Divorce never was a part of my people’s ways.  Never.  You were just married for ever.  The rest of your life.  And all the old couples that existed at that time supported our marriage.

RF:
The Indian traditional view of marriage—how does it differ from contemporary American society, and how has
  it  changed in the last couple of generations as well?

Arlita:
Well, it wasn’t that much different, except for probably the rituals that went along with the marriage…
  things, like it is in the white man’s society, or non-American Indian society.  The church wedding, in your ancestors’ time, it also was strict, you know, there was dating, courting, proposal, a date set for marriage...

And that’s the way it was in our side of the family, too.  As we were being taught in our stages of life; since we were babies we were told.  When you got married, that’s when everybody talked to you, with wisdom, telling you about how long:  you’re married now for ever.

Maybe a father or mother would want this boy, or either a father or mother would want this girl over here for their son.  The parents would come and ask and then they’d say, "I’ll give you this much, this-this-this, for your daughter.  She’s valuable. We want her for our son."  So when they’d make them come together and start living like husband and wife, then they’d set a dinner in a big Indian trade.  The family would trade.  And then when they had their first  child,  they would do a trade.  That would make that couple permanent then.

RF:
How has it changed in the last generation?

Arlita:
Now, it’s a lot of common marriage, I guess is what they call it, just coming together—

RF:
Common law?

Arlita:
Common law, yeah.



Lyle
:
Sometimes it’s a love, sometimes it’s a hate, too.
  A hate situation.  Sometimes she hates me, because I disagree with her.  If love and hate can’t express our marriage, it must be like we’re Hekyll and Jive…  Hyde and Heck…  Jekyll?

RF:
Jekyll and Hyde?

Lyle:
Yeah.

Arlita:
Oh, no no!
  I never did, really.  Feel hateful.  I know I felt a lotta anger, but not…  the times that I probably really hated him was in the early part of our marriage.  ‘Cause I literally almost ran over him once.  And I took a .22 after him, but I shot it up in the air.  (Laughs at the memory.)  So that’s when  I  could have probably called…  hateful feelings.  But most of my feelings have been more just anger.  Just frustrated at him.  "Why does he have to keep [acting] this way?"  So I had a  lot  of prayer for my husband.

RF:
You said that women’s liberation has caused more destruction in the family than alcohol and drugs.

Lyle:
Yeah, to me—this is my own personal opinion—women’s lib has really deteriorated our teaching here in our community.
  My wife, she’s a traditional woman.  Inside.  I know that.  It’s inside.  But then, on the outside of it, she wants me to treat her like a white woman.  That she’s got feelin’s.  But then, different times, as an Indian woman, she can be just hard-ass as hell.  You know, her heart can be very hard at times.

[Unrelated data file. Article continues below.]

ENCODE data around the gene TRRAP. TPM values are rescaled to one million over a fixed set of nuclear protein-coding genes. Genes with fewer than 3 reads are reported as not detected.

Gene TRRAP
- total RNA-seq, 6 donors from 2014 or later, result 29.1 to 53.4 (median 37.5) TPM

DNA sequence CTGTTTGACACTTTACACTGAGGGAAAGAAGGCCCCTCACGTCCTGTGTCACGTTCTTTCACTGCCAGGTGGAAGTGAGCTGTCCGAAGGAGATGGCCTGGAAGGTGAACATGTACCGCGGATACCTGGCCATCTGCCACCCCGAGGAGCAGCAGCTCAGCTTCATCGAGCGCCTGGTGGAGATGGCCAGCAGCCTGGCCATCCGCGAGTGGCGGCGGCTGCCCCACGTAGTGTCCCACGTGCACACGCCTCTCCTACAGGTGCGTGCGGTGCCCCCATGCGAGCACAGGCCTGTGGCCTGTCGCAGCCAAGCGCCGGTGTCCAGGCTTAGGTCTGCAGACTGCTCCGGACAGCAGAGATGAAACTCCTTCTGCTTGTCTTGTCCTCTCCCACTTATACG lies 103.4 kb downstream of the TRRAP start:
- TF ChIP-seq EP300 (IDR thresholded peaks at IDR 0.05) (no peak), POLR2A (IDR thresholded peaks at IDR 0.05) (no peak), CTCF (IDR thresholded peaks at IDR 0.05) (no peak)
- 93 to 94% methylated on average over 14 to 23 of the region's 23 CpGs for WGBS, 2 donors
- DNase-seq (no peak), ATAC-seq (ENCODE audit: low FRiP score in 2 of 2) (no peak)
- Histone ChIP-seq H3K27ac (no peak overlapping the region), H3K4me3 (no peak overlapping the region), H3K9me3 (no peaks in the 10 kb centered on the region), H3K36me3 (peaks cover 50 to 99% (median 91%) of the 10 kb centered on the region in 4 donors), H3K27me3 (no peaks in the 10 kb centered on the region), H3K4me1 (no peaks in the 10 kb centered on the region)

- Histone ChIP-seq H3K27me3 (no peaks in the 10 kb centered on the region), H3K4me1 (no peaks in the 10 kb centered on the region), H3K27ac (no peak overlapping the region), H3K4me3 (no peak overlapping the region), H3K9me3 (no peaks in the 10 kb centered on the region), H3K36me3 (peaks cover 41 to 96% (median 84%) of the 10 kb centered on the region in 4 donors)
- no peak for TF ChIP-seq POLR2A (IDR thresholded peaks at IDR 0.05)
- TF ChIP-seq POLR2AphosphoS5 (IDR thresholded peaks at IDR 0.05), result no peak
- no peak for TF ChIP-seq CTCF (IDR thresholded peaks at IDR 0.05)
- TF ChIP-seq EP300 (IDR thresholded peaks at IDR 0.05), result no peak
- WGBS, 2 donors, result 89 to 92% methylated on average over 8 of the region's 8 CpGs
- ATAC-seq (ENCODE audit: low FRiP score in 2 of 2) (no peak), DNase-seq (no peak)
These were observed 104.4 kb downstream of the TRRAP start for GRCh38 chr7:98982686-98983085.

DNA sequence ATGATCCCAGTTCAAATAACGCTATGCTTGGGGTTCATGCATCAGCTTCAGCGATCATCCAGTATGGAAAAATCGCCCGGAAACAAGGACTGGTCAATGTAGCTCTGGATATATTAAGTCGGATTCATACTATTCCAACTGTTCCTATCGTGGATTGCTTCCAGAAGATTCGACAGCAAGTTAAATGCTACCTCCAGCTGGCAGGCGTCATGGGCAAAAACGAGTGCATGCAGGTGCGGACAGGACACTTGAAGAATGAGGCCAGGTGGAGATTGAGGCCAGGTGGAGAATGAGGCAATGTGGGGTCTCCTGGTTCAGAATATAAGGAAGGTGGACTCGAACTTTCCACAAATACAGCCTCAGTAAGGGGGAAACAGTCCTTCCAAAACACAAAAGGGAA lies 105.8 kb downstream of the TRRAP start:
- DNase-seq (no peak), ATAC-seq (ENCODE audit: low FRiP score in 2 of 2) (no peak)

So she can accept part of it, over here, but she can’t accept it here.  She’s adopted the white woman’s mentality as being, you know…  I’m the one that has to say "I’m sorry."  I’m gonna have to tell you that I love you.  It causes the dysfunction in the family, creates a…  I don’t know…  frustration.  I can’t make up my mind, whether I want to retain my Indian ways, or just totally give ‘em up and just adopt the white man’s teachin’.  And treat her like a white woman.  I can’t do both.

Arlita:
My liberation comes from God, I think.
  I don’t know if my husband feels that I’m liberated, or I’m wanting a white woman’s style; no, I don’t.  I just want to be treated as the weaker vessel.  Lotta men folks don’t understand that sometimes.  The men are the stronger vessel, and the women is a lesser vessel, and we’re to be  protected.  A lot of my Indian ways were taught that way.  All our social dances, that’s what it taught.  How to be cared for as a lower vessel.  And so, that’s the battle I always had in  my  feelings; that I wanted to be respected as a weaker vessel, and protected that way.

Lyle and I, we were fortunate to be taught our Indian, native ways.  But we were able to implement into the outside society.  We have learned both well, where we have a balance.  That’s what we teach our future children that’s coming.  That there’s nothing wrong with still speaking your language and living your ways, and blending it in with outside society.  Our Indian ways.  And white man’s ways.  I have ‘em both.  How they balance out is, as long as they equal with God’s teaching, what his word is saying to us all -- in our Indian ways of believing, and in the non-Indian way of believing -- it’s the same God and the same words.  It isn’t a coincidence or anything like that, it’s God’s plan.  And he guides and directs our lives here on this earth.

Lyle:
Going to church, that’s how we stopped drinkin’.
  It was a spiritual happenin’.  We didn’t have to go to treatment, we didn’t have to go to any counseling, we didn’t have to take Antibuse; it was because this was what God wanted us to do.  That’s what was given to us, was a plan of salvation; and that’s how we understood what God wanted us to do.  It was through accepting our lord Jesus Christ as being our personal savior.

And that’s how we got our foundation; and so that’s how we put our home, and our life and our children in God’s hands.  Today, our children, they’re not 100% perfect, but I hope that through  our  times, what  we’ve  gone through, will help give ‘em better directions and—kids are trying to raise kids today.  In families.  It’s scary.  My worst enemy down here, I wouldn’t tell ‘em to go out and get married, at fourteen years old.

RF:
What would you tell ‘em?

Lyle:
Wait upon the lord.
  Let it be a spiritual happening.  Like I said, that’s how it happened to me.  And I would never take that away.